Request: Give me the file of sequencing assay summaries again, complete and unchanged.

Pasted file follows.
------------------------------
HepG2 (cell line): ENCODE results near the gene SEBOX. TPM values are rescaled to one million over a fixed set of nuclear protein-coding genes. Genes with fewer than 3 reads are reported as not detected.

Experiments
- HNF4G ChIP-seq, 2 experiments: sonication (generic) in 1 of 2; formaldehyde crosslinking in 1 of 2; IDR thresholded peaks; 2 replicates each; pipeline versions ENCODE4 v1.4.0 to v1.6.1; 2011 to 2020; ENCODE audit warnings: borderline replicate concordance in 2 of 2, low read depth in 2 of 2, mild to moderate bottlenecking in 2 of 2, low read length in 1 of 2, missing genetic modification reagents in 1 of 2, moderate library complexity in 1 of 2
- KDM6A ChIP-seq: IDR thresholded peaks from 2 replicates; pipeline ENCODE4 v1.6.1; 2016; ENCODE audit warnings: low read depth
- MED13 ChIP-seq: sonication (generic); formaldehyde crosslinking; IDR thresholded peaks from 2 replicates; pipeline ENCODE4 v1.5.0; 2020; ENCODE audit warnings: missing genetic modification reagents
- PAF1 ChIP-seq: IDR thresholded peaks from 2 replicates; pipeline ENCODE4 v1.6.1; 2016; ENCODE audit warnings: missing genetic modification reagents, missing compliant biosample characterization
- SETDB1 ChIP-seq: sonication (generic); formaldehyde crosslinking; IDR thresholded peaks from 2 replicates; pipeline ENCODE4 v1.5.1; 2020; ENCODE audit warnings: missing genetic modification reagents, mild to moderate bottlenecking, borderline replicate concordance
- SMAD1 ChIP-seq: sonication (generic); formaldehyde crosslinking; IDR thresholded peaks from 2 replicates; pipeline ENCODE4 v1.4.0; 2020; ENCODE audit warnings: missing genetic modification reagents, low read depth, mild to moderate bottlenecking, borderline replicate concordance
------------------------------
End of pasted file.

HepG2 (cell line): ENCODE results near the gene SEBOX. TPM values are rescaled to one million over a fixed set of nuclear protein-coding genes. Genes with fewer than 3 reads are reported as not detected.

Experiments
- HNF4G ChIP-seq, 2 experiments: sonication (generic) in 1 of 2; formaldehyde crosslinking in 1 of 2; IDR thresholded peaks; 2 replicates each; pipeline versions ENCODE4 v1.4.0 to v1.6.1; 2011 to 2020; ENCODE audit warnings: borderline replicate concordance in 2 of 2, low read depth in 2 of 2, mild to moderate bottlenecking in 2 of 2, low read length in 1 of 2, missing genetic modification reagents in 1 of 2, moderate library complexity in 1 of 2
- KDM6A ChIP-seq: IDR thresholded peaks from 2 replicates; pipeline ENCODE4 v1.6.1; 2016; ENCODE audit warnings: low read depth
- MED13 ChIP-seq: sonication (generic); formaldehyde crosslinking; IDR thresholded peaks from 2 replicates; pipeline ENCODE4 v1.5.0; 2020; ENCODE audit warnings: missing genetic modification reagents
- PAF1 ChIP-seq: IDR thresholded peaks from 2 replicates; pipeline ENCODE4 v1.6.1; 2016; ENCODE audit warnings: missing genetic modification reagents, missing compliant biosample characterization
- SETDB1 ChIP-seq: sonication (generic); formaldehyde crosslinking; IDR thresholded peaks from 2 replicates; pipeline ENCODE4 v1.5.1; 2020; ENCODE audit warnings: missing genetic modification reagents, mild to moderate bottlenecking, borderline replicate concordance
- SMAD1 ChIP-seq: sonication (generic); formaldehyde crosslinking; IDR thresholded peaks from 2 replicates; pipeline ENCODE4 v1.4.0; 2020; ENCODE audit warnings: missing genetic modification reagents, low read depth, mild to moderate bottlenecking, borderline replicate concordance